[Mono-list] need some help with PInvoke..

David Jeske jeske@chat.net
Thu, 10 Jul 2003 01:22:55 -0700

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On Wed, Jul 09, 2003 at 02:15:09PM -0400, Jonathan Pryor wrote:
> The first way is similar to what's done in Gtk# -- use System.IntPtr
> instead of "void*" and use the IntPtr exclusively as a pointer into
> managed memory:

For opaque stuff, I like the IntPtr concept. However, I want specific
types of IntPtrs. I have a bunch of different opaque types and turning
everything into an IntPtr is too dangerous.

You'd think they would have wanted to have a more specific type than
IntPtr on all those HWND elements. I can easily crash the world with
supposedly "safe" code just by handing an IntPtr of the wrong type

However, unless I'm totally misunderstanding something, it seems like
I can do what I want with unsafe code. 

> However, what you posted doesn't exactly match the above.  You have a
> "mostly opaque" data structure (given that your C code directly
> references the `desc' member of the NOERR class).
> There's a problem with this.  The .NET/mono runtime systems make two
> assumptions: structs are located on the stack, and classes are allocated
> in garbage-collected, .NET-controlled, memory.  Non-stack, non-garbage
> collected memory doesn't enter the picture AT ALL.

That's fine. What I want to do shouldn't conflict with this
concept. For non-opaque types (C-structs), I just want .NET to keep a
pointer in managed memory, but I want it to point to unmanaged data
(which it can clearly already handle). Then want the ability to use a
C-style struct definition to get at elements in the unmanaged struct
memory. I'm fine if I have to do this inside unsafe code blocks.

I used unsafe structs and it seems to do exactly what I
want. Accessing structure members in the unmanaged memory works
correctly. There is no object machinery around structs, so the offsets
match the unmanaged data just fine. The only question is, does the GC
ignore a struct pointer or an unsafe struct pointer? 

For example, given this code:

  unsafe struct DATA {};

  unsafe class Foo {
    unsafe DATA *bar;

Will the GC have any problems if bar points to unmanaged memory?

I can see why it would want to take a look at the location bar is
pointing to, because there are cases where you are allowed to have
pointers which point to the interior of managed objects. However, it
can't go walking the bar pointer, because there is no object machinery
on the other end. Because of this, I can't see why it would crash the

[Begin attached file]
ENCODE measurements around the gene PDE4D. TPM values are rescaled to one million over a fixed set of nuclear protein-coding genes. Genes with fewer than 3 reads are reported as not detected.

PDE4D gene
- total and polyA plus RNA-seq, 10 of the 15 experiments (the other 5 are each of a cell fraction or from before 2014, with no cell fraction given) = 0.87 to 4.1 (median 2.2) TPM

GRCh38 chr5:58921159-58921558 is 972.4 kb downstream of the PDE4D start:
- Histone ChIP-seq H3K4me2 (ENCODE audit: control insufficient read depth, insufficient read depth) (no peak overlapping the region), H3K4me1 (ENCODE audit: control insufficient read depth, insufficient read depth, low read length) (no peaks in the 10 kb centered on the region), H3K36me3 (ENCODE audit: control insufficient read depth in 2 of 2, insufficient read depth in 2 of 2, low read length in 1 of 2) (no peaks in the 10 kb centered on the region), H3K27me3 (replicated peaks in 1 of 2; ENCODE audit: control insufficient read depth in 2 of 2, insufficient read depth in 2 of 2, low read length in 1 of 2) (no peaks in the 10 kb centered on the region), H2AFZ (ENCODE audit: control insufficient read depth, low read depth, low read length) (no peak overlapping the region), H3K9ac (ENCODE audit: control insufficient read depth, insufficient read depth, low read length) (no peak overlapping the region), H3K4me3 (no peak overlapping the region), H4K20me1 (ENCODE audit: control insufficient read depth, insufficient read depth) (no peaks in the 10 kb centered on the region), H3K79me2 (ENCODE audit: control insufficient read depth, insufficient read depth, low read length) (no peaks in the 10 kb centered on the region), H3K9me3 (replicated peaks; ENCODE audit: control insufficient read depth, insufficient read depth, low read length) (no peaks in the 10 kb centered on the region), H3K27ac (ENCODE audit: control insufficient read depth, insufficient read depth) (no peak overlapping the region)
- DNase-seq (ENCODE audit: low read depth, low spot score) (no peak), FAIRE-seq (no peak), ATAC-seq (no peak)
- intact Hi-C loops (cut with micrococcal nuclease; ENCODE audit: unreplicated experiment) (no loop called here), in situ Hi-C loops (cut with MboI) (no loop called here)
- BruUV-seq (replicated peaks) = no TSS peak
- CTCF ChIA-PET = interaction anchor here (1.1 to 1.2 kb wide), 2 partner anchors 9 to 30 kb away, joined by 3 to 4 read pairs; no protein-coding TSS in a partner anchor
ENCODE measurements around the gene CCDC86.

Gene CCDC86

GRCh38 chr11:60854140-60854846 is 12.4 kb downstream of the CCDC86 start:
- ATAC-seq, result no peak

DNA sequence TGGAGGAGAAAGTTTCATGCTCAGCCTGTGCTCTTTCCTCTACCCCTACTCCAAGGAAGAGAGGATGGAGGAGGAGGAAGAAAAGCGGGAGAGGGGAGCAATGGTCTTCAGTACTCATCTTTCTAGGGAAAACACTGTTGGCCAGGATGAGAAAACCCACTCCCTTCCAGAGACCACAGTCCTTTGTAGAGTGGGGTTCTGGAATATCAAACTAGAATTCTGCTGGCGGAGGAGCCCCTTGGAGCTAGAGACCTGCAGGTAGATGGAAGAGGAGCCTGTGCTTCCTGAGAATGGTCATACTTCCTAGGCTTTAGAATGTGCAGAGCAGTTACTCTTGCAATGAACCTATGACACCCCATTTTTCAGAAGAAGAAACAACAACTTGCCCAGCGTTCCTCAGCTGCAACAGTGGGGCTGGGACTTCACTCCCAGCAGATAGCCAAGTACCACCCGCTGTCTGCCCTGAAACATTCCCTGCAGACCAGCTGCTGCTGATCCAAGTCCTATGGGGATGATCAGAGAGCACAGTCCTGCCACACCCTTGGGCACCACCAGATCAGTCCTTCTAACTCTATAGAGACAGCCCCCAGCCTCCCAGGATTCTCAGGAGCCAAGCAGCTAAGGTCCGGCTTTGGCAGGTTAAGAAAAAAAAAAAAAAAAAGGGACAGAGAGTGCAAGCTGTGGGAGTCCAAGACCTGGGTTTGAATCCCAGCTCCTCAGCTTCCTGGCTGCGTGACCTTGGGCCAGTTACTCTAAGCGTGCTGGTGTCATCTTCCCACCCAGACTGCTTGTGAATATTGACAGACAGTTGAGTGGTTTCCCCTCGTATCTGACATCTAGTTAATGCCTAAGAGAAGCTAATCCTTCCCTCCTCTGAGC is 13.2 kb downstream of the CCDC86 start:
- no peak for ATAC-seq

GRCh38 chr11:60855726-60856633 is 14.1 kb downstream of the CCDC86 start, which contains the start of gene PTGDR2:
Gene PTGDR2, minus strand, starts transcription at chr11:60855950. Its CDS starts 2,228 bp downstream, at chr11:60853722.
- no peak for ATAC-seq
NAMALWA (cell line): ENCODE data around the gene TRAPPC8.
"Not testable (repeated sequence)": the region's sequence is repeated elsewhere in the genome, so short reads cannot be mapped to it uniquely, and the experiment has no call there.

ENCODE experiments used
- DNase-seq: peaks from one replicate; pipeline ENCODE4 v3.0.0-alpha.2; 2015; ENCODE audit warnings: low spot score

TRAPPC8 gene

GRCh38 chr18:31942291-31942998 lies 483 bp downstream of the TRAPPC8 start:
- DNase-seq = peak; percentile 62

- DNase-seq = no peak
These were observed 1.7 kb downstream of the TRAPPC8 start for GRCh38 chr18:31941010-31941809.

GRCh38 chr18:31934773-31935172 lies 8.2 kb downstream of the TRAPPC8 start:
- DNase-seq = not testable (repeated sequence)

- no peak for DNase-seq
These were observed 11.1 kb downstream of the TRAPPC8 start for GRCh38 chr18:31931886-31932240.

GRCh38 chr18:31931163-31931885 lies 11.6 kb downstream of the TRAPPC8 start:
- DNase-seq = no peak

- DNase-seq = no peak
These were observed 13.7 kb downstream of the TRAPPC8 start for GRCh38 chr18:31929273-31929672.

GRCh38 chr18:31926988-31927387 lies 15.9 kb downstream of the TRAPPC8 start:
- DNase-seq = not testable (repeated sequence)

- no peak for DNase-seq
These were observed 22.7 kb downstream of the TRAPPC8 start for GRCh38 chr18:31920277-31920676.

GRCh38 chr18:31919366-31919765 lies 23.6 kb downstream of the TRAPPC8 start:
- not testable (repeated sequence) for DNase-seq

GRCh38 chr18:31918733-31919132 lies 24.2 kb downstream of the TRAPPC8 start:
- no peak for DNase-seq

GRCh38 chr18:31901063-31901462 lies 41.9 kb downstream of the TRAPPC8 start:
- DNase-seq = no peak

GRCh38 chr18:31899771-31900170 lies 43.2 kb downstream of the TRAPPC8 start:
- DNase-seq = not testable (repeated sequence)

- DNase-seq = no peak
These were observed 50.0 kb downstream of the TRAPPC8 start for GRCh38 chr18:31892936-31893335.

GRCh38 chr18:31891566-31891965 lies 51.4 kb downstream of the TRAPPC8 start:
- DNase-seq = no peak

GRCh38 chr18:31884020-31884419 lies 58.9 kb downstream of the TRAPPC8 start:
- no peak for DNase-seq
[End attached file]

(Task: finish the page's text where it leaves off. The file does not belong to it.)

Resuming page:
GC if this pointed to unmanaged memory.

Can anyone more in the know confirm what happens here?

I've attached my most recent test code which uses unsafe structs and
seems to do the right thing. (i.e. it can correctly access internal
structure members of the data sitting in unmanaged memory)

David Jeske (N9LCA) + http://www.chat.net/~jeske/ + jeske@chat.net

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Content-Disposition: attachment; filename="pitest2.cs"

using System;
using System.Runtime.InteropServices;

public unsafe struct HDF {
  public int link;
  public int alloc_value;
  public char *name;
  public int name_len;
  public char *value;
  // ...

unsafe struct NEOERR {

unsafe public class Hdf {

  [DllImport("libneo.so", EntryPoint="hdf_init")]
  private static extern unsafe void hdf_init(HDF **foo);

  // NEOERR* hdf_set_value (HDF *hdf, char *name, char *value);

  [DllImport("libneo.so", EntryPoint="hdf_set_value")]
  private static unsafe extern void hdf_set_value(
         HDF *hdf,
         string name,
         string value

  // NEOERR* hdf_dump (HDF *hdf, char *prefix);

  [DllImport("libneo.so", EntryPoint="hdf_dump")]
  private static extern void hdf_dump(
       HDF *hdf,
         string prefix);

  // HDF* hdf_get_obj (HDF *hdf, char *name)

  [DllImport("libneo.so", EntryPoint="hdf_get_obj")]
  private static extern HDF* hdf_get_obj(
     HDF *hdf, 
     string name);

    public unsafe HDF *p;

    public static unsafe int Main(string[] argv) {
      Hdf h = new Hdf();
   return 0;
    public Hdf() {
    Console.WriteLine("start test2");


    //Console.WriteLine("b ", hdf_get_value(_hdf,"b","5"));


    HDF *n = hdf_get_obj(p,"b");
    Console.WriteLine("object name {0}",